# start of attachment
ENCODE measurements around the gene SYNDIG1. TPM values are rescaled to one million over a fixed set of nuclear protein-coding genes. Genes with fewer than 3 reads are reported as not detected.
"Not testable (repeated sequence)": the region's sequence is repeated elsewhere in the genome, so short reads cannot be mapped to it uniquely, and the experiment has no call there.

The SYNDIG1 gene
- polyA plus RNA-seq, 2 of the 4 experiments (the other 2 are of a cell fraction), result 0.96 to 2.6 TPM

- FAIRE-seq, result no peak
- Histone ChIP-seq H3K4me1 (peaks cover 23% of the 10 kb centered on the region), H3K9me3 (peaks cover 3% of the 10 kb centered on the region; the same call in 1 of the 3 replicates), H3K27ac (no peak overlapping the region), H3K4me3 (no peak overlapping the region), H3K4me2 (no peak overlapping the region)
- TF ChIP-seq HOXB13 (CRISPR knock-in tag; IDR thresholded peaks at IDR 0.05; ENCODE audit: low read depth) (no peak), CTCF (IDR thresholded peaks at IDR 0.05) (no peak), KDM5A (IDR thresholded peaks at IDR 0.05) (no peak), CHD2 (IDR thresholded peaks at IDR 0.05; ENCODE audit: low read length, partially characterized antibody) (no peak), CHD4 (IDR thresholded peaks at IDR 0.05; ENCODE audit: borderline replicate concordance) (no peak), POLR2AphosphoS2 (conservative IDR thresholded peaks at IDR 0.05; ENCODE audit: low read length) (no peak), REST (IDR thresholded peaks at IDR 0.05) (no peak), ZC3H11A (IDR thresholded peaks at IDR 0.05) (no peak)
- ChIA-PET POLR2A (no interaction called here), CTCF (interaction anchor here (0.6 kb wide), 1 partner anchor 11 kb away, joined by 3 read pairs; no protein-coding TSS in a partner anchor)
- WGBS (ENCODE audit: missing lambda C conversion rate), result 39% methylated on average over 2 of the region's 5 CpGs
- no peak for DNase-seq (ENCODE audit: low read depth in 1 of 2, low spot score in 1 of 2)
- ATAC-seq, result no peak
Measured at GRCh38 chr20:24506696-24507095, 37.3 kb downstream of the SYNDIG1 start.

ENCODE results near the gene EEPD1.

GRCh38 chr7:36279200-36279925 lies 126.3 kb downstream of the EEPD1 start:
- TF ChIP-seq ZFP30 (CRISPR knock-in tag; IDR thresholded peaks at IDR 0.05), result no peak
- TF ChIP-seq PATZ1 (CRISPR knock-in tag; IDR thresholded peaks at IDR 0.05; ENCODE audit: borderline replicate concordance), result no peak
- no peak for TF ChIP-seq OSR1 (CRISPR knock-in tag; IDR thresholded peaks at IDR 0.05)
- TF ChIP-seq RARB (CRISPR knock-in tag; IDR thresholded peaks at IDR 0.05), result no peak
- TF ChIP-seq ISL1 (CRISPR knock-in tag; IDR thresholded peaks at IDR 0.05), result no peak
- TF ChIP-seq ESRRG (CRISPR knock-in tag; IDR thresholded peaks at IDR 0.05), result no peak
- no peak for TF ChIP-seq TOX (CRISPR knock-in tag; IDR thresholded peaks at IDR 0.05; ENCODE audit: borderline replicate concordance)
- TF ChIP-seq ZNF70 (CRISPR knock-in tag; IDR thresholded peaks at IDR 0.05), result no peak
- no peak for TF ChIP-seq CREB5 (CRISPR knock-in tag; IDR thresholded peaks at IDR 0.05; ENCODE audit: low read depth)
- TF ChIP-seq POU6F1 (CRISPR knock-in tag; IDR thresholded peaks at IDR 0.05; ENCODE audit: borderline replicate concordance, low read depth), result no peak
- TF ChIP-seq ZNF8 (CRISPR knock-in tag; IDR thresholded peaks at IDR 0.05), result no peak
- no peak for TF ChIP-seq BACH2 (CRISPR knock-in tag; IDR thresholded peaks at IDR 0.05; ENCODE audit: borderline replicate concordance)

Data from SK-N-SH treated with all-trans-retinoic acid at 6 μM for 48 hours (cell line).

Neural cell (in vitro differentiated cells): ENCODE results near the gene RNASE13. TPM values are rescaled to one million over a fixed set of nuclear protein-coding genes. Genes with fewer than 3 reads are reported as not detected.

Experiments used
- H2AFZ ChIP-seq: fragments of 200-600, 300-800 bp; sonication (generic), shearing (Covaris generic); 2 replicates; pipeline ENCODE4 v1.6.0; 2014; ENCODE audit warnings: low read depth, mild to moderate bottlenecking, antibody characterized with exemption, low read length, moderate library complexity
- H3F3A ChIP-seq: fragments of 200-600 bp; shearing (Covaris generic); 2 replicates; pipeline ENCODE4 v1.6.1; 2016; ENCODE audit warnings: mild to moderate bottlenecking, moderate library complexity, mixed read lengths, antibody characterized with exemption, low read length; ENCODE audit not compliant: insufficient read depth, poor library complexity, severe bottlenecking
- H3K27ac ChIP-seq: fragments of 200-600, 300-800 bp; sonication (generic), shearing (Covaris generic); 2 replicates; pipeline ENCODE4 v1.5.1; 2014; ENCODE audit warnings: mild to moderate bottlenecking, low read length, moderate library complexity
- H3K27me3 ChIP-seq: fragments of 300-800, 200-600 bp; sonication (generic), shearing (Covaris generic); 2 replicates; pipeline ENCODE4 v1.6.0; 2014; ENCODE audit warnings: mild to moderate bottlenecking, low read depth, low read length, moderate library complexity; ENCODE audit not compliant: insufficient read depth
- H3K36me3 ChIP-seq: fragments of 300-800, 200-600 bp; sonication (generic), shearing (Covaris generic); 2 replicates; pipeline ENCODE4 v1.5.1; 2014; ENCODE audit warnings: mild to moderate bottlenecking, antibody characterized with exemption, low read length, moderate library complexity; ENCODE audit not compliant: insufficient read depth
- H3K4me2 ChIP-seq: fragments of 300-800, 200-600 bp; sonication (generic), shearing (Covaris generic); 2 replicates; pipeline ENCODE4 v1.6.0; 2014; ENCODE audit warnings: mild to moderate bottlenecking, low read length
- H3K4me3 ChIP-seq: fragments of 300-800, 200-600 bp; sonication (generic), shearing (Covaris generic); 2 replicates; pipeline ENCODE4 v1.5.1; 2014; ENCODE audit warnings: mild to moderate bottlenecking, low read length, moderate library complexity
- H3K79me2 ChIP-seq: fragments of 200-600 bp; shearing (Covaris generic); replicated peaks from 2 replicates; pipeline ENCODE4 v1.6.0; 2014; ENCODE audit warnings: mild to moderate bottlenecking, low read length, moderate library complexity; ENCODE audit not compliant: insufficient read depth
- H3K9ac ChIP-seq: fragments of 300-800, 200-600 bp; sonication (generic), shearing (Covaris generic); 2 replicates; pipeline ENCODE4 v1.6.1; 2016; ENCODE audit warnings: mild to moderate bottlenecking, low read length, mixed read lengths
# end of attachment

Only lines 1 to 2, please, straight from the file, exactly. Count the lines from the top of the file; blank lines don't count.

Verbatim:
ENCODE measurements around the gene SYNDIG1. TPM values are rescaled to one million over a fixed set of nuclear protein-coding genes. Genes with fewer than 3 reads are reported as not detected.
"Not testable (repeated sequence)": the region's sequence is repeated elsewhere in the genome, so short reads cannot be mapped to it uniquely, and the experiment has no call there.